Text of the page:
Nuclear Physics Data for Science and Technology
We investigate neutron-induced and photonuclear reactions to provide data relevant to basic science, nuclear astrophysics, and technology. For that purpose a neutron time-of-flight facility and a bremsstrahlung beam line were installed at the superconducting electron accelerator ELBE.
The nELBE neutron time-of-flight facility
Contact: Arnd Junghans
The nELBE neutron source is the world's only photo neutron source built at a superconducting electron accelerator. This combination enables a very precise time structure, high repetition rate and favourable background conditions.
The ELBE electron beam is focused onto a liquid lead circuit to produce neutrons in the energy range from below 100 keV to above 10 MeV. The temporal length of the electron bunches is in the order of a few pico seconds and the interaction volume has a size (width/length/height) of 11 x 11 x 5 mm3. Therefore the start point of the neutrons is well defined in space and time. The usable flight path can be selected between 5 to 11 m. Using particle detectors with a time resolution in the order of 1 ns enables a neutron energy resolution of about 1 % at 1 MeV kinetic energy.
The neutron source strength is about 1011 neutrons per second at the maximum electron bunch charge of 77 pC and a repetition rate of 100 kHz. This scales down to about 104 neutrons per second and square centimeter after a flight path of about 7 m.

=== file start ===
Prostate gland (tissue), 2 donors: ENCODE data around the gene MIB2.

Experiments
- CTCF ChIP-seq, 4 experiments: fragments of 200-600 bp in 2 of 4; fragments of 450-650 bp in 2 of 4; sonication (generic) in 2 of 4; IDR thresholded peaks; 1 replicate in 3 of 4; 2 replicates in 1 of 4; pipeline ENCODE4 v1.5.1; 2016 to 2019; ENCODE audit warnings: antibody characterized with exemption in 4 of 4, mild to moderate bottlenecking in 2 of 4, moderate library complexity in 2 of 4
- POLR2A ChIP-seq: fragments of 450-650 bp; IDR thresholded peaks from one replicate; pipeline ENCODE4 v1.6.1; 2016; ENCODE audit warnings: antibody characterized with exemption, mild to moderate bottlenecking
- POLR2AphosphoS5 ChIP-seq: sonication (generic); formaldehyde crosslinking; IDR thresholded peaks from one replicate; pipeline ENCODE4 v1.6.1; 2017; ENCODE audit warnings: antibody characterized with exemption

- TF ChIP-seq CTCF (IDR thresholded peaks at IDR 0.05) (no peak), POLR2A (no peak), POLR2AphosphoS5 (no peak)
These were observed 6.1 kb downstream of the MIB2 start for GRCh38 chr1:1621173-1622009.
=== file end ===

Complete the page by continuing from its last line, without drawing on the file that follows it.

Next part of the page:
A broad pool of neutron and photon detectors and data acquisition hardware for various types of experiments can be provided to interested users. The scientific standard program comprises measurements of total, elastic and inelastic scattering, and fission cross sections, the determination of photon angular distributions from inelastic scattering, as well as detector characterization experiments.More
The γELBE bremsstrahlung facility
Contact: Ronald Schwengner
γELBE is the world's only facility producing bremsstrahlung γ-rays with energies greater than 10 MeV. This beam line offers a continuous spectrum of γ-rays with a maximum energy selectable between 6 and 18 MeV.
The bremsstrahlung is produced by shooting the ELBE electron beam through a thin niobium foil. A photon flux of about 109 s-1 is reached using a foil thickness of 12.5 µm at a typical electron current in the order of 500 µA.
An array of four high purity germanium detectors is installed and in routinely use to perform nuclear resonance fluoresence measurements to study electromagnetic strength functions.More